You hope she knows that this necklace is very, very important.

Two floors and a yawning corridor away, is the happy floor, filled with women and new babies, where your life was forever changed with seven words, “Becky, there’s something wrong with your baby.” A new world was created then, a secret place only you could go, this land of tears.

Your soul broke.

Up above that room, down another winding corridor, you screamed as they wrenched your nursing baby from you. Your breasts wept, too, as you cowered in that bed, terrified, in your secret place, your own land of tears.

In the dark basement, worlds away from the happy new parents above, you joined the ranks of the hollow-eyed ghosts in the NICU as you signed in and out to see your daughter. There, at least, you didn’t scare anyone with your eyes swollen nearly shut from crying and cheeks raw and bleeding from hospital grade tissues.

Above her bed there would be her bed post-surgery in the PICU and seeing her in a gown that bore the same logo as the hospital you’d worked at in nursing school made it almost easy to pretend this was all some vicious nightmare. That maybe you’d wake up to a normal, healthy baby.

Then your daughter would cry, her voice raw and hoarse from intubation and you knew this was your new world order.

When your other children came to see their sister, you’d rearrange your horrible face into a mask of what you hoped would pass as cheerfulness, ply them with candy, and hope that they wouldn’t look too closely at your shaking hands or tear-stained face. When they screamed, “I want MOMMY!” as they left for the day, you felt torn between the two worlds, one of which you’d just as soon leave behind, too.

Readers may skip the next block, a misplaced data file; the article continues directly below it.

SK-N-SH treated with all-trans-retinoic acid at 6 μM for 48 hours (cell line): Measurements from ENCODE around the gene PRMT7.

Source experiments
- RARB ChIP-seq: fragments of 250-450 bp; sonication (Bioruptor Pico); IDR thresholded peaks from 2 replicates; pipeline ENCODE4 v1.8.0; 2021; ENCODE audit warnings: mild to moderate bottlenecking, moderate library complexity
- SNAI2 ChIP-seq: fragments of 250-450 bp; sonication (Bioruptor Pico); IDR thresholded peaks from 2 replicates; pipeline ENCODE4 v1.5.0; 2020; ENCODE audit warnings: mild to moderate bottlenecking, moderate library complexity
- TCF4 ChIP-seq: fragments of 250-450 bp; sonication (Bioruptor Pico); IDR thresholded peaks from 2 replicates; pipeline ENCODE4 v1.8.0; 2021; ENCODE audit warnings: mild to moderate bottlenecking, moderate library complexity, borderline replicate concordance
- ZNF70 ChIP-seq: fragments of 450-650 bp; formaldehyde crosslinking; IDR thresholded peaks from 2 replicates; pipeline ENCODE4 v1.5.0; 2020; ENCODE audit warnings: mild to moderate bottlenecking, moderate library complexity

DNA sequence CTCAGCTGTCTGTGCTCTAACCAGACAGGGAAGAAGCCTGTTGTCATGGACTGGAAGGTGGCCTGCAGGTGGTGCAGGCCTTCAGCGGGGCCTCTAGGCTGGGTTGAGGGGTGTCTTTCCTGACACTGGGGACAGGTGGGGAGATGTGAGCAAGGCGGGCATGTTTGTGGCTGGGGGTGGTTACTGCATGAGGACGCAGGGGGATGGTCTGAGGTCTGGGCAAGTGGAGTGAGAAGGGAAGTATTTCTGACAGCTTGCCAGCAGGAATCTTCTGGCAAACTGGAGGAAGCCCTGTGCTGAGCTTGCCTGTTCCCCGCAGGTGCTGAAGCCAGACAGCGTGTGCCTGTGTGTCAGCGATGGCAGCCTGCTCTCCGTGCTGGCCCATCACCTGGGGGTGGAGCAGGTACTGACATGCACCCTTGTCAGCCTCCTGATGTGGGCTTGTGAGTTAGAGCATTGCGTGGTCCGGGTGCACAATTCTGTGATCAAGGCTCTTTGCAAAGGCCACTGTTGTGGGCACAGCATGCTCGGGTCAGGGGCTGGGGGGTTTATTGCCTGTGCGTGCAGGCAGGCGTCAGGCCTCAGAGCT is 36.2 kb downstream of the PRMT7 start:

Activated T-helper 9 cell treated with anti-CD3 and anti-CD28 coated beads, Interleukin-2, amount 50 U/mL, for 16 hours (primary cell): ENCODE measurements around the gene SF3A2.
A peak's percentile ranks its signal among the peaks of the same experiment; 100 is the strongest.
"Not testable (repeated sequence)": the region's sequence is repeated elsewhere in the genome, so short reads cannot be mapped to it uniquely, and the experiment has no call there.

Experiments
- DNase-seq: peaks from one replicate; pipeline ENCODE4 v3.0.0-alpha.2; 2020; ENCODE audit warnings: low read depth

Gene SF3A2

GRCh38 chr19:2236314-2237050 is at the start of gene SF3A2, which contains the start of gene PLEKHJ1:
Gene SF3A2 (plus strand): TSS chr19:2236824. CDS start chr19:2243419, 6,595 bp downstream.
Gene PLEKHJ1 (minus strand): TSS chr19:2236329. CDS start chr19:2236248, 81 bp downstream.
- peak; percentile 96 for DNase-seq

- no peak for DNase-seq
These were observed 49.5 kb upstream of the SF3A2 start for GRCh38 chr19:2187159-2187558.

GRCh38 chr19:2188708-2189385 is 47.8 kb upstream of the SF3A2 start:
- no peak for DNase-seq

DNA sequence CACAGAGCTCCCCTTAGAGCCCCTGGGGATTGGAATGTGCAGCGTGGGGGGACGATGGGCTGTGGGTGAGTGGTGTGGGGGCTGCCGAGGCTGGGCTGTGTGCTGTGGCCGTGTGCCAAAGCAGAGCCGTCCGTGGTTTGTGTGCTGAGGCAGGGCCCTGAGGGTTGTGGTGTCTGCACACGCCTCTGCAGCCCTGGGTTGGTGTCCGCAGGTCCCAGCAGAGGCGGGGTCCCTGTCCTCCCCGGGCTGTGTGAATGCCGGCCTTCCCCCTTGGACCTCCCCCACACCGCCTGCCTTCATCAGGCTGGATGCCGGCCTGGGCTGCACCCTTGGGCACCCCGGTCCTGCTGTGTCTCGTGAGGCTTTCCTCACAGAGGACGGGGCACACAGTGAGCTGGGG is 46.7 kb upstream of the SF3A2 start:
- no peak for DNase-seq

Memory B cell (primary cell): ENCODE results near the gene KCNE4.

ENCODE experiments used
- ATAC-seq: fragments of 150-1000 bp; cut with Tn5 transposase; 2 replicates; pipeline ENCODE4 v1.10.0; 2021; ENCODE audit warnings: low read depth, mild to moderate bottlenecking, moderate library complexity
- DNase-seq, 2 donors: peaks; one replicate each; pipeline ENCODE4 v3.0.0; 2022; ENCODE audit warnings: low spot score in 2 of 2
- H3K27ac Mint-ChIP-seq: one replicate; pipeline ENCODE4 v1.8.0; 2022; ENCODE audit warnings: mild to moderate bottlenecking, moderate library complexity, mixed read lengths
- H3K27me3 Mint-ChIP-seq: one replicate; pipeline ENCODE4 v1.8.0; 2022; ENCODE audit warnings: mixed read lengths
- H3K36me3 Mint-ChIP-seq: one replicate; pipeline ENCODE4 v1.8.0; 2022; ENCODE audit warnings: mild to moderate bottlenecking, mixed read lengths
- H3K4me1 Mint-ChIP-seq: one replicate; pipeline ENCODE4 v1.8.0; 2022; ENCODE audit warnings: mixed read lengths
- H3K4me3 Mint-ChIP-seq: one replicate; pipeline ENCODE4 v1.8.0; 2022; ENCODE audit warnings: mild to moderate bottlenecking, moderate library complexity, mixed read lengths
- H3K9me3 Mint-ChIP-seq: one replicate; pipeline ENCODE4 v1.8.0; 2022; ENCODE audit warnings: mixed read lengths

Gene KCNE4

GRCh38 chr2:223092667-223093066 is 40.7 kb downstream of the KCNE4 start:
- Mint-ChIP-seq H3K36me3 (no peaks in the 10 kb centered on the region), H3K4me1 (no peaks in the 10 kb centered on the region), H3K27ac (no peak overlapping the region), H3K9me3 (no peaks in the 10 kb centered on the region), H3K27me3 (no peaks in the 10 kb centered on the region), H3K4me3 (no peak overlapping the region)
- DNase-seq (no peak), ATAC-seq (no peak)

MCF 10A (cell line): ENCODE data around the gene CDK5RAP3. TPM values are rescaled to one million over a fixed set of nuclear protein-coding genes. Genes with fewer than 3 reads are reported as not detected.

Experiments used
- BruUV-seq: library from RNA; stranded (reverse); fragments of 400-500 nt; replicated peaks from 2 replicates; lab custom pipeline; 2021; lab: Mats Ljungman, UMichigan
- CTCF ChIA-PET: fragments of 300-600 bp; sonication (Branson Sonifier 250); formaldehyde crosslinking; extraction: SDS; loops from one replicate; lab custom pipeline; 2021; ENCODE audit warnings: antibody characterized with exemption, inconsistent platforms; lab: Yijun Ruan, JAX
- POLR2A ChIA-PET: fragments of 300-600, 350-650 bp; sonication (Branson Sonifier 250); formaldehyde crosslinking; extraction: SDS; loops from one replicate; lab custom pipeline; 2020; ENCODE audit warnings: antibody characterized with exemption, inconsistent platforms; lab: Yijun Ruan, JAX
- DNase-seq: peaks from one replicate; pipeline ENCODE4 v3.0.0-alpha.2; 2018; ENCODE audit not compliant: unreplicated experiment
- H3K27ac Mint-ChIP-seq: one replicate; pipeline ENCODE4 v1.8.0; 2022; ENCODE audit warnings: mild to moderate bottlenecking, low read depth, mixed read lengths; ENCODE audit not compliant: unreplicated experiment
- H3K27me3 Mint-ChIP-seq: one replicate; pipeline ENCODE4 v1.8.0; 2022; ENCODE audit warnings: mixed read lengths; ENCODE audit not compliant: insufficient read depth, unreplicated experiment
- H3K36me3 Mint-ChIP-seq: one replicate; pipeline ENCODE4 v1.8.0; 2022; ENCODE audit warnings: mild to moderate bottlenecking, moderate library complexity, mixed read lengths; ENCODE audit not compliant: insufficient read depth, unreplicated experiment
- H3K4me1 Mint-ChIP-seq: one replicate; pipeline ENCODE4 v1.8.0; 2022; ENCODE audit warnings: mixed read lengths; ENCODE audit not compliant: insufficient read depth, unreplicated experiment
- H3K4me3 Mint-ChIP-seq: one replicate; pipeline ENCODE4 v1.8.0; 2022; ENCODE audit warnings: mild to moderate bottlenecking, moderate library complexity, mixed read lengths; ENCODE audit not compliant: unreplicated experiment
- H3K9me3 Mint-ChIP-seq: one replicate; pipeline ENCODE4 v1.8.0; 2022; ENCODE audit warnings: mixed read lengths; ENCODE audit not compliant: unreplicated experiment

All corridors eventually feed into the cafeteria, where you remember laughing for the first time in months. It was a jangled, strangled sort of sound, but there it was: a laugh, from your mouth, and it was real.

Down by the statue of the heart or perhaps children dancing in a circle is where you waited with your daughter as you took her home with you for the last time. Surrounded by all of the pink things you could find, balloons deflating slightly in the cold February air, you were exhausted, but ebullient: your warrior daughter had made it.

A mother had never been prouder. You held her car seat close to you as you whispered to her sleeping cheek, “You made it, my girl. You’re a fighter like your Momma, all right.” This time, for the first time in her life, when the tears wet her cheek, they were the good kind.

But late at night, when the rest of the house sleeps, these are the corridors that your mind roams, over and over. Your memory, always photographic, can recall everything with the sort of clarity that makes you relive those days constantly.

You are forever delivering that sick baby.

Constantly having her wrenched from your arms, always back in those terrible moments roaming the halls, seeing the same desk clerk, smelling those awful lilies, dry heaving into the diaper bag.

The sadness is omnipresent and yet nowhere. It is the new world order.

Save for roaming the corridors all night every night, you haven’t been back to those halls since your daughter had those awful thick black stitches removed from the back of her head.

You must return. New problems, a new specialist, means one thing: you must face your demons and return.

A new desk clerk and a new flower arrangement await you in the official looking building in which you found absolutely no comfort and now you must face up to walking these halls once again. It’s likely that you’ll cry. It’s likely that you’ll dry heave. It’s likely that no one will understand your reaction to this big official building. It’s just a place, after all.

But this is so much more than a place. It’s where the old you shriveled up and died and the new you was dragged screaming into the world.

So you and your ghosts walk the corridors all night every night, reliving the worst parts of your life, wishing they could be laid to rest, knowing that they never will.